Functional Materials and Microsystems – Projects

Flexible Electronics

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A flexible and transparent electronic device
NPG Asia Mater, 5 e62 (2013)

Our group harnesses its expertise in materials science and microfabrication to realise flexible electronic devices.

The devices we make are predominantly on silicone (PDMS) and polyimide substrates. We have developed a novel process for transfer of high-temperature-processed crystalline oxides to flexible, elastomeric substrates. This is a platform for high performance, multifunctional flexible electronic devices.

This research project has received seed funding from the School of Electrical and Computer Engineering, RMIT University (2010).


Two-Dimensional Materials

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Depiction of varying properties of metal contacts to two-dimensional materials
Appl. Phys. Lett. 103 232105 (2013)

The project aims to explore key fundamental properties of atomically-thin layers of functional materials made of transition metal oxides and dichalcogenides.

The fundamental insights gained from this project will serve as the driver for the next generation nanotechnology-enabled electronics systems. Results obtained from this project include a novel technique to synthesise layered MoS2 materials and the highest measured carrier mobility for exfoliated MoO3 materials.

This research project is funded by the Australian Research Council (Discovery Project DP140100170, 2014-2016) and received equipment funding from the Australian Research Council (Linkage, Infrastructure, and Equipment LE140100104, 2014).


Memristor Micro- and Nano-Devices

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Current-voltage performance of a memristor micro-device 
Phys. Chem. Chem. Phys. 15 10376 (2013)

Memristors are considered the fourth, and until recently the missing, electronic circuit element.

They have unique properties by which they remember their previous electronic experiences, making them suitable for multi-state and artificial memories. This project will realise multi-state nanoscale memories based on a resistive memory technology termed memristors, utilising ultra-thin films of perovskite oxides with tailored deficiency concentrations.

This research project is funded by the Australian Research Council (Discovery Project DP130100062, 2013-2015) and received equipment funding from the Australian Research Council (Linkage, Infrastructure, and Equipment LE120100004, 2012).


Terahertz Metamaterials and Plasmonics

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Etched coaxial silicon microcavities to support terahertz localised surface plasmon resonances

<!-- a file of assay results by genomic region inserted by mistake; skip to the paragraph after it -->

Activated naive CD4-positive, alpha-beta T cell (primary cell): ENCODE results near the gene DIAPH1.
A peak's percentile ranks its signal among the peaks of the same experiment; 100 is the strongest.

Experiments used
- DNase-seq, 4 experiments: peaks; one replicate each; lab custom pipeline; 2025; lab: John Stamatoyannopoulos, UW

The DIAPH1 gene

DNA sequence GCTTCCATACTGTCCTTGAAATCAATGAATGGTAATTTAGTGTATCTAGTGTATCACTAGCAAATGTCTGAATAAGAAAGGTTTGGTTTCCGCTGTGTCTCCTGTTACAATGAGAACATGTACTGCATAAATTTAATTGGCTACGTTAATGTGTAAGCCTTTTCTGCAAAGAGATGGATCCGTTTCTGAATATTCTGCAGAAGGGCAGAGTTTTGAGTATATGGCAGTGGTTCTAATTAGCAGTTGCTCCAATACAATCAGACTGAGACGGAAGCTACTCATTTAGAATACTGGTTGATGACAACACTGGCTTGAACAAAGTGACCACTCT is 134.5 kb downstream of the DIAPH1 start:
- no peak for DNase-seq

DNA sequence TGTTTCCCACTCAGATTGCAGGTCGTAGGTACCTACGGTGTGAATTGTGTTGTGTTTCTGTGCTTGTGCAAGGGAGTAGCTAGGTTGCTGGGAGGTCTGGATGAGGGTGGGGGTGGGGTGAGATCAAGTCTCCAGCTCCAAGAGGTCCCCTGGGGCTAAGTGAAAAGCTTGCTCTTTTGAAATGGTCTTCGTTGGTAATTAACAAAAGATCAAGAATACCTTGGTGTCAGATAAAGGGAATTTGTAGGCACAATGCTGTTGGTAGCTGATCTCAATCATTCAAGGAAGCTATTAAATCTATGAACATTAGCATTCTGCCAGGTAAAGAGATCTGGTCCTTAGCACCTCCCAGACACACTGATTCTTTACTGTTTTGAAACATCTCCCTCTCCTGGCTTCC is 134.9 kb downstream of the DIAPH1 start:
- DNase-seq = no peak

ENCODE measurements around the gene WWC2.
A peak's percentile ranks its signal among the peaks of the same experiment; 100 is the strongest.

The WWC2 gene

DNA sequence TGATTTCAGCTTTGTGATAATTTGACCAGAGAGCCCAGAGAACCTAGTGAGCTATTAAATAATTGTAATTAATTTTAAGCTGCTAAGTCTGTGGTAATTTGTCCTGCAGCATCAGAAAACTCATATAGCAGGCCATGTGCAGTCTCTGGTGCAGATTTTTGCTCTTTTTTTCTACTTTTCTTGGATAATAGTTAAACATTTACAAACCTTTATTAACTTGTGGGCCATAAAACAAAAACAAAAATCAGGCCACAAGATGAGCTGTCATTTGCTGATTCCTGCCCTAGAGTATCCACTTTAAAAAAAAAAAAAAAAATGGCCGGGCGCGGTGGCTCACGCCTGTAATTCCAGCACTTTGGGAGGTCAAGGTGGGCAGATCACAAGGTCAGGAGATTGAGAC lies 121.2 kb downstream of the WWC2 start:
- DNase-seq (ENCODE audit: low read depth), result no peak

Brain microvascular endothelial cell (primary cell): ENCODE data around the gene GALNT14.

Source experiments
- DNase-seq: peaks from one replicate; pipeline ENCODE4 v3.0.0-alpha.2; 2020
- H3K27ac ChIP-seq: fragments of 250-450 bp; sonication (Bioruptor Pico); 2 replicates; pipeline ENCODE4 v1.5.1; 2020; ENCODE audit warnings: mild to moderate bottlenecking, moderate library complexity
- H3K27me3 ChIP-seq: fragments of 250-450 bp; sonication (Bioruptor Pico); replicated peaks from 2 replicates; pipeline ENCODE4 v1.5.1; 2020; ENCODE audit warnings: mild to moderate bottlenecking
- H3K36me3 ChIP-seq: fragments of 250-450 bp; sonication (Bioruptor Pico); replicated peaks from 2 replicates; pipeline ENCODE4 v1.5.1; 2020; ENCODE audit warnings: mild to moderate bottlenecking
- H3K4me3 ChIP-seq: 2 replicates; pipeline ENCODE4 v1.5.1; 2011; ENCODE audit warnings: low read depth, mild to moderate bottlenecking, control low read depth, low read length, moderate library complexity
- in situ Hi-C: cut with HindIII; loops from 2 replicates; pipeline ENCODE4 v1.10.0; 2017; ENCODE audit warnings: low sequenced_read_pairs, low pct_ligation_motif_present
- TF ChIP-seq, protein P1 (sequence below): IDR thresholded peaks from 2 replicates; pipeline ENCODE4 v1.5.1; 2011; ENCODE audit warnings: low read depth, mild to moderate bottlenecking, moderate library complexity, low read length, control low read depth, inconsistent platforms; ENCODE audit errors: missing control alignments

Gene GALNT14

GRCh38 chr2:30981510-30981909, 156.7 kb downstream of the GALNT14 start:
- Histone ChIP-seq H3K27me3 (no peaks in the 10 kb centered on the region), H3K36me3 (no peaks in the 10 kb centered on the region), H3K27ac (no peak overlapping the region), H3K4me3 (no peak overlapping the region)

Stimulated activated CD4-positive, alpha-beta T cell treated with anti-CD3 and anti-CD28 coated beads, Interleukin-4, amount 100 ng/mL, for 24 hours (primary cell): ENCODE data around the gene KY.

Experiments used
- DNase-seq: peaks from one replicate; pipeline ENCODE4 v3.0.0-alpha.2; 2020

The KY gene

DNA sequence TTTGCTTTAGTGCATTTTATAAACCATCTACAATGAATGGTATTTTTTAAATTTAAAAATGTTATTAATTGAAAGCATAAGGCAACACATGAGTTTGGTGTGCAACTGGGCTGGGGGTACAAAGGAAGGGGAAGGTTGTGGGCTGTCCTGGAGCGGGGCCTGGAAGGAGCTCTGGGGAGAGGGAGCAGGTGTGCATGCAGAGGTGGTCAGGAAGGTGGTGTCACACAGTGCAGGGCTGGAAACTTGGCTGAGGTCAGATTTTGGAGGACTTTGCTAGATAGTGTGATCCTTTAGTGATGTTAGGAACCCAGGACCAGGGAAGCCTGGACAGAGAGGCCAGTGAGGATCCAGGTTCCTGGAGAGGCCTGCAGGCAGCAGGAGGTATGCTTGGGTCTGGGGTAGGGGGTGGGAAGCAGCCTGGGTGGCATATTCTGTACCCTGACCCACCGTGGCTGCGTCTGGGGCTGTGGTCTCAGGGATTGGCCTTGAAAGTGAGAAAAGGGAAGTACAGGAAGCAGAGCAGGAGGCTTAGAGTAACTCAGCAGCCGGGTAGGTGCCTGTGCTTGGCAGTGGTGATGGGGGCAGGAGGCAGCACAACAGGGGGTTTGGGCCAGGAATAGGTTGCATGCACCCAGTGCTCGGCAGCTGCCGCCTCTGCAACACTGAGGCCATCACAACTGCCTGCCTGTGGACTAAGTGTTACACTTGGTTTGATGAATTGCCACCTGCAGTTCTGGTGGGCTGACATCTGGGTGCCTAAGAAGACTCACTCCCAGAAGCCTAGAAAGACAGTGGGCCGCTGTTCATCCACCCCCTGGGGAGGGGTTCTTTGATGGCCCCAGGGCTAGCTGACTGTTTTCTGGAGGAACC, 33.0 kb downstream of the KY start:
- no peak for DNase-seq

Adv. Opt. Mater. 1 443 (2013)

The terahertz regime covers the 0.3-3.0×1012 Hz range, corresponding to 100 μm to 1 mm wavelengths.

Subwavelength structures for terahertz (e.g., λ/10) fall within the regime of micro-fabricated devices. Utilising the ability to micro-fabricate to realise terahertz devices, we have realized terahertz devices for metamaterials – with the first examples of elastomeric, flexible metamaterials and planar metamaterials for sub-diffraction thin film sensing – and the generation of surface plasmons. We have also demonstrated mechanically tunable metamaterials with high sensitivity and polarisation dependent performance.

This research project has been supported by Victoria and AFAS-Vic Fellowships.


Dynamic Plasmonic Devices

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Micro-device for electric field induced surface enhanced Raman scattering
J. Am. Chem. Soc134 4646 (2012)

The use of functional oxides with specific focus on three properties--electro-optic effect, piezoelectricity and ferroelectricity--allow fundamental scientific investigations into plasmonic effects.

Moreover, the multidisciplinary combination of fundamental physical concepts and electronic materials/devices will enable innovative experimental approaches. Unexplored research areas envisioned are the use of controlled ferroelectric domain thin films for second harmonic generation and the use of active tuning of metallic nanoparticles for plasmonic devices.

This research project is funded by the Australian Research Council (Discovery Project DP110100262, 2011-2014) and has received equipment funding also from the Australian Research Council (Linkage, Infrastructure, and Equipment LE100100215, 2010).


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